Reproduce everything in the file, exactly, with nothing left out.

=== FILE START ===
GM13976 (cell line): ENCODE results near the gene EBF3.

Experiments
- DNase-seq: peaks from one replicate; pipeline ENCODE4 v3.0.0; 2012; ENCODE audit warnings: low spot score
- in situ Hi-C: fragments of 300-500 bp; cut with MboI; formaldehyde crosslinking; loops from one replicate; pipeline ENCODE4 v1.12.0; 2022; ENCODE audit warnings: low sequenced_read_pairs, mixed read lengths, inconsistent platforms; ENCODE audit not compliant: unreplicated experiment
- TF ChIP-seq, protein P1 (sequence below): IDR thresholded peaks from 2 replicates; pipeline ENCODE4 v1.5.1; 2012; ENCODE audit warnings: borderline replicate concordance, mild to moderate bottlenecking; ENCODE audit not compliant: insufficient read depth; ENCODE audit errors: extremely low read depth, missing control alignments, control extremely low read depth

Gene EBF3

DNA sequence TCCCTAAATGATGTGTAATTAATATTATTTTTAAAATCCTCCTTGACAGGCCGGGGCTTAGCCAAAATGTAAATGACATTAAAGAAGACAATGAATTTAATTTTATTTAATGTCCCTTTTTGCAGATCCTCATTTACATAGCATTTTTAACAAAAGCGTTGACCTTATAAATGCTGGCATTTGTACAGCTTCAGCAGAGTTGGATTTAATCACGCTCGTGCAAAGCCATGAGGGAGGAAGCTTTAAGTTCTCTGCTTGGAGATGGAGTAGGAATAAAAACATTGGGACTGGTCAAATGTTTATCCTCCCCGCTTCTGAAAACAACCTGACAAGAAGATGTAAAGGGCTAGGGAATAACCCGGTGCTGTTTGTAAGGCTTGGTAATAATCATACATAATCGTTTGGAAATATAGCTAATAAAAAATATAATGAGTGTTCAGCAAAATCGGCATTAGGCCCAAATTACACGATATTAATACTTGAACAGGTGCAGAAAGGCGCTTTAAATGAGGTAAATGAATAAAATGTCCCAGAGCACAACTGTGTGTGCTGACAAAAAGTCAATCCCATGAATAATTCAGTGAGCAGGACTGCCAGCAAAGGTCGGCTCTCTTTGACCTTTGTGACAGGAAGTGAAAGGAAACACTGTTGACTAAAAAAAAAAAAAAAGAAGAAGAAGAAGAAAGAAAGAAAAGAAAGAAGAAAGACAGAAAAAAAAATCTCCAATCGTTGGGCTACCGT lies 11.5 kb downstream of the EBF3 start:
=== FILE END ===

GM13976 (cell line): ENCODE results near the gene EBF3.

Experiments
- DNase-seq: peaks from one replicate; pipeline ENCODE4 v3.0.0; 2012; ENCODE audit warnings: low spot score
- in situ Hi-C: fragments of 300-500 bp; cut with MboI; formaldehyde crosslinking; loops from one replicate; pipeline ENCODE4 v1.12.0; 2022; ENCODE audit warnings: low sequenced_read_pairs, mixed read lengths, inconsistent platforms; ENCODE audit not compliant: unreplicated experiment
- TF ChIP-seq, protein P1 (sequence below): IDR thresholded peaks from 2 replicates; pipeline ENCODE4 v1.5.1; 2012; ENCODE audit warnings: borderline replicate concordance, mild to moderate bottlenecking; ENCODE audit not compliant: insufficient read depth; ENCODE audit errors: extremely low read depth, missing control alignments, control extremely low read depth

Gene EBF3

DNA sequence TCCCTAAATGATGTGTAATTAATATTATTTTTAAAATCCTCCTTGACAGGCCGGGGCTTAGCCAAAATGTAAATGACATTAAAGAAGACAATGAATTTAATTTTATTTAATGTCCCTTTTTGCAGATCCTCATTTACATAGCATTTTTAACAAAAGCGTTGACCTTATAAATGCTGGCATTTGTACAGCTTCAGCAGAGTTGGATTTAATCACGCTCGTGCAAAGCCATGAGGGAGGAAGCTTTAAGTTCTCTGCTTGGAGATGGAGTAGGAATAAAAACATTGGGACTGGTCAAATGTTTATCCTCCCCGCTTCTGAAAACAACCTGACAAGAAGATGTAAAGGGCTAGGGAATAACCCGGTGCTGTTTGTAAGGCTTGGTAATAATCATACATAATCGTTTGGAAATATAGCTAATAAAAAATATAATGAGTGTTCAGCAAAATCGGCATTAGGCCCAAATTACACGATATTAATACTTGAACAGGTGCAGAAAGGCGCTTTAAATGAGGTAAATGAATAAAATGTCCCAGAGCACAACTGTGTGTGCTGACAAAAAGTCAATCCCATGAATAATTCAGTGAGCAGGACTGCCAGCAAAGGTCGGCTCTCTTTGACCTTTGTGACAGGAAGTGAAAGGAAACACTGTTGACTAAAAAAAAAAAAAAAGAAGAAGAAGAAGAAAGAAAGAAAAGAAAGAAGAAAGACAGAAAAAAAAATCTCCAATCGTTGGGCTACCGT lies 11.5 kb downstream of the EBF3 start: